oat flakes they are a true source of nutrients, but also a versatile and tasty food. Ideal for breakfast in the morning, simply dipped in fresh milk, these flakes are perfect for making energy bowls with yogurt, fresh and dried fruit, and oilseeds.
Delicious as a staple in muesli and granola, they’re the perfect base for porridge, one of the best-known Anglo-Saxon dishes made with oats, but they’re also delicious in an unusually savory way, with fresh and cooked vegetables.
Its neutral flavor pairs well with sweet and savory seasonings. Here, then, are all the secrets to discovering -and loving- oat flakes.
How to prepare oat flakes
Oat flakes come from the seeds of avena sativa or common oats. One of the most important foods in Anglo-Saxon cuisinerolled oats are gaining success and recognition due to their ductility and excellent nutritional qualities. But how are they obtained and how are they prepared?
In order to become the little breakfast flakes we know, the seeds of the plant must be processed in a specific way.
First of all, you have to remove the outer part, the so-called shell, which is practically impossible to digest. And once the shell is removed, the seeds are cleaned and processed according to the type of flake desired.
There are usually three qualities of flakes: rolled oats, steel cut oats, and quick oats.
Rolled oats, which are classic oat flakes, are obtained when the seed is crushed, steamed, dried and finally reduced to microfoils using special rollers. Flakes of this type can be large, if the grain is left whole (good for bars, muesli and porridge).
Or small, if the flakes crumble slightly after preparation (perfect for making cookies). Finally, we can have whole flakes, that is, prepared from a seed in which the bran is still present, or refined.
If they are ground, excellent emergency oats can be obtained (the real one is obtained by grinding the raw seed).
steel cut oats
But there is also steel-cut oats, the so-called steel-cut oats. In this form, the oat seed is cut into very microscopic pieces by sharp blades. Flakes of this type have a much coarser texture and are slightly chewier.
In Anglo-Saxon cuisine, it is precisely the flakes that are used to prepare the traditional porridge, since they have a longer cooking time, about 15-30 minutes.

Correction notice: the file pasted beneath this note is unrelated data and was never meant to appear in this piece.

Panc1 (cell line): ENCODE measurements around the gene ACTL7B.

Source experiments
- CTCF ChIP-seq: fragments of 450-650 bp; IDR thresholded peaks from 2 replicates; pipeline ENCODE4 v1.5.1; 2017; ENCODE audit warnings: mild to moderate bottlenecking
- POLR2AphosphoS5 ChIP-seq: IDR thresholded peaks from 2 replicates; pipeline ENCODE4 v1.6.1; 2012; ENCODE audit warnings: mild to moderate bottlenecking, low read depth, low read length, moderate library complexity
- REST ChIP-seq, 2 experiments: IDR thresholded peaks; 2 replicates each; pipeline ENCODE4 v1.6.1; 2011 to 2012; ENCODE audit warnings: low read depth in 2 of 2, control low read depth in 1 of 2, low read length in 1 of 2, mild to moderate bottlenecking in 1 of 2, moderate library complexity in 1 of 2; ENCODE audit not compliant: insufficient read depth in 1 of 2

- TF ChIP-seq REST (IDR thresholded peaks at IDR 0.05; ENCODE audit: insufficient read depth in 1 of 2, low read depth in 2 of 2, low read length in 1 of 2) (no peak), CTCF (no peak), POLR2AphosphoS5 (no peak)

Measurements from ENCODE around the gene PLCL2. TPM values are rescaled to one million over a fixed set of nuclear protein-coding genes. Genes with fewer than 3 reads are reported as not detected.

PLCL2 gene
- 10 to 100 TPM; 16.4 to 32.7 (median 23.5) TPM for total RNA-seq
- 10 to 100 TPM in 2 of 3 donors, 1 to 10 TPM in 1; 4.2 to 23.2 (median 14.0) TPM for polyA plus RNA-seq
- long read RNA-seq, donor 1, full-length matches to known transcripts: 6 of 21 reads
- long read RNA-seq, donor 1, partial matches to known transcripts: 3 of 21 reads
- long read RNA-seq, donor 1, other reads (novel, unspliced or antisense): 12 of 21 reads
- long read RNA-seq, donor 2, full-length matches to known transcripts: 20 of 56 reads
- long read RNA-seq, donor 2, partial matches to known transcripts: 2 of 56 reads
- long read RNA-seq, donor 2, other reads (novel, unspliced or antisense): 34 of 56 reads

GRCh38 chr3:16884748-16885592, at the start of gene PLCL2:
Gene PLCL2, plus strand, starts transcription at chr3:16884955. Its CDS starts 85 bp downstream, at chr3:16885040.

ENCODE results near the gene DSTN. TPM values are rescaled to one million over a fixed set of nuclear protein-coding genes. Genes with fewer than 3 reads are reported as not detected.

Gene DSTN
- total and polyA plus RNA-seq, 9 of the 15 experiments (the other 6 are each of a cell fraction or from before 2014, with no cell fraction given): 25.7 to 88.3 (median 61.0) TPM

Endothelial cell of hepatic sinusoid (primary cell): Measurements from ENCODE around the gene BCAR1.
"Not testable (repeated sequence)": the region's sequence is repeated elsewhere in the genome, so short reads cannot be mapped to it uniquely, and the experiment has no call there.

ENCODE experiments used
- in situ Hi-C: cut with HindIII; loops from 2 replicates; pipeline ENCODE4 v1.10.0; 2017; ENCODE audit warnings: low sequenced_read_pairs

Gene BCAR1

This time is reduced by half if the oats are left to soak for a few hours.
Flakes processed only with steam and then rolled out very finely are called quick oats, or instant flakes. Its main characteristic is that, at the end of the process, they are almost shredded.
This considerably reduces the cooking time. They taste the same as classic flakes, but the consistency of flakes made with instant oats is much creamier.
Calories and nutritional values of oat flakes
Nutritious and low on the glycemic index, rolled oats have all the characteristics of oats, with some loss of nutrients due to cooking.
So there is still a good variety of minerals and vitamins, with a relatively low caloric impact for a cereal, about 367 calories per 100 grams (a serving is 30 grams). The protein quota is respectable, as is the fiber. In 100 grams of flakes we have:
- Water (g) 10.3
- Energy (kcal) 367
- Proteins (g) 8.0
- Lipids (g) 7.5
- Cholesterol (mg) 0
- Available carbohydrates (g) 66.8
- Starch (g) 60.2
- Soluble sugars (g) 0.6
- Total fiber (g) 8.3
- Soluble fiber (g) 3.30
- Insoluble fiber (g) 4.99
Among the components, phosphorus stands out, which is around 365 mg per 100 grams of product, and calcium, about 54 mg per 100 grams of oat flakes.
Neither vitamin A nor vitamin C appear, while in terms of group B vitamins, we have 0.55 milligrams for thiamine (B1) and 0.14 milligrams per 100 grams for riboflavin (B2).
Properties of oat flakes